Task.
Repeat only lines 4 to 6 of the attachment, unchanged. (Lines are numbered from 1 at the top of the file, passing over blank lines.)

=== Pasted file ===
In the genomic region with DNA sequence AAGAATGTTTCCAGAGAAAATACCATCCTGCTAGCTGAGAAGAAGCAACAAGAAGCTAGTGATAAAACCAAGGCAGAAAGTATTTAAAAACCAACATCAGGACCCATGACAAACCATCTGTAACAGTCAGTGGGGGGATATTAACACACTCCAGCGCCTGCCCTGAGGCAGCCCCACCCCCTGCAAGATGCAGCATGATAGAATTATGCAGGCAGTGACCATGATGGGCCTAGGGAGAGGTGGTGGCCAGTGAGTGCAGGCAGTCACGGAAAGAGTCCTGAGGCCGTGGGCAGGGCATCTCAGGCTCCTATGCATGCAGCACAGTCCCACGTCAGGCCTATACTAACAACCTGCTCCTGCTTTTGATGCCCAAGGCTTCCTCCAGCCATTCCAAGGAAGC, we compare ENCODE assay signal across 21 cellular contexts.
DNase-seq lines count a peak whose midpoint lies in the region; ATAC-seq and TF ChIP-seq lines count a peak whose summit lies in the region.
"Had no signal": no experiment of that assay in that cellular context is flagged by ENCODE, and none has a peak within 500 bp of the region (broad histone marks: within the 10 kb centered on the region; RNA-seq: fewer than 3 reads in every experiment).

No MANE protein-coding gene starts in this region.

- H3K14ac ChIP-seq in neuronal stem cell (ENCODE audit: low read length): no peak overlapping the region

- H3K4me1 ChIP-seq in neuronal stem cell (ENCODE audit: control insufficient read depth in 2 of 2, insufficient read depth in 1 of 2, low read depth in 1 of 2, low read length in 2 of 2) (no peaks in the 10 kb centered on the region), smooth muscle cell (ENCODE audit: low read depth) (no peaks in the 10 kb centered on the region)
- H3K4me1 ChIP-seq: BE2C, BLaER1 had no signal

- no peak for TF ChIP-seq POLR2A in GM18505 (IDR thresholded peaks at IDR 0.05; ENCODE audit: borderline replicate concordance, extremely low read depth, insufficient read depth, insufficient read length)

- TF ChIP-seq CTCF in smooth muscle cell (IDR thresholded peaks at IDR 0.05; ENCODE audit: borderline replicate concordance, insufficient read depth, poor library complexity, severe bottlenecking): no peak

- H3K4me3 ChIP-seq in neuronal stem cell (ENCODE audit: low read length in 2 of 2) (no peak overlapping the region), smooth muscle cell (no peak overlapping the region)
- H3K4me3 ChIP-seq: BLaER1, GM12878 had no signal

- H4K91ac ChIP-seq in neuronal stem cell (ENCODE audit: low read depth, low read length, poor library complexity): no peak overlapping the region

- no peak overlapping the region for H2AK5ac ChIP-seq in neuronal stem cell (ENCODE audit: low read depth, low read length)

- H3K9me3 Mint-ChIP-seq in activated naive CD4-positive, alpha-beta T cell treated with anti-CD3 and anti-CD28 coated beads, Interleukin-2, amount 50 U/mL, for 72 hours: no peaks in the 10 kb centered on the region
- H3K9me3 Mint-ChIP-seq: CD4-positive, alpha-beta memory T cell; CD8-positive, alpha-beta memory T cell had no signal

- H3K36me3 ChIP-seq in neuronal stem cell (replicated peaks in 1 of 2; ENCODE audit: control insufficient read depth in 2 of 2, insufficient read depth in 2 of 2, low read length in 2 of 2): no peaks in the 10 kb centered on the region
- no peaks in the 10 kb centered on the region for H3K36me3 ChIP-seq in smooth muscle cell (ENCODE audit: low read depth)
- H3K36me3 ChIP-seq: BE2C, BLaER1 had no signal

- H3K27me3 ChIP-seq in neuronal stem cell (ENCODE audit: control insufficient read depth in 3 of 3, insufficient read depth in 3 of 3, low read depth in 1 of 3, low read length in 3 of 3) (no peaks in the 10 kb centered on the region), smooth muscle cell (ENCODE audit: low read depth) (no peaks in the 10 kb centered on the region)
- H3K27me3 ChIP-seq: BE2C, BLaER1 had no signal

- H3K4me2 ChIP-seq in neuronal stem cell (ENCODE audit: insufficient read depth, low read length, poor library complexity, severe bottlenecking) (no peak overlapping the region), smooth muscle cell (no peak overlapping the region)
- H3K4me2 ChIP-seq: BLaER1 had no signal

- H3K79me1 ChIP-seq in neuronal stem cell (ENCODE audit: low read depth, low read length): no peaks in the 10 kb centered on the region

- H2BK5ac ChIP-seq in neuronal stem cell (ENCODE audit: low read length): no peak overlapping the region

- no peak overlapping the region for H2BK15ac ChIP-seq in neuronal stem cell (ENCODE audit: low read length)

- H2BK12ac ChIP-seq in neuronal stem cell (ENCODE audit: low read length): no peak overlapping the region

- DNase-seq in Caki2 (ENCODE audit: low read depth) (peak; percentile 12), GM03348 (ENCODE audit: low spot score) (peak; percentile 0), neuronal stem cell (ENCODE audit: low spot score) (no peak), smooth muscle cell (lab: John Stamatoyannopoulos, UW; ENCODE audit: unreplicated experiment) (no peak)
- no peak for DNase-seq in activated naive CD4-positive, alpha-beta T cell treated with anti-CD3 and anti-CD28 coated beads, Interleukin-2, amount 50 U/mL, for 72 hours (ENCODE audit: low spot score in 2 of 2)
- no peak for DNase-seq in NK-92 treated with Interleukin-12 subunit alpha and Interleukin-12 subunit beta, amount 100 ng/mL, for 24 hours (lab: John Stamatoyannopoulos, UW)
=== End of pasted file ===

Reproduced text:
No MANE protein-coding gene starts in this region.

- H3K14ac ChIP-seq in neuronal stem cell (ENCODE audit: low read length): no peak overlapping the region

- H3K4me1 ChIP-seq in neuronal stem cell (ENCODE audit: control insufficient read depth in 2 of 2, insufficient read depth in 1 of 2, low read depth in 1 of 2, low read length in 2 of 2) (no peaks in the 10 kb centered on the region), smooth muscle cell (ENCODE audit: low read depth) (no peaks in the 10 kb centered on the region)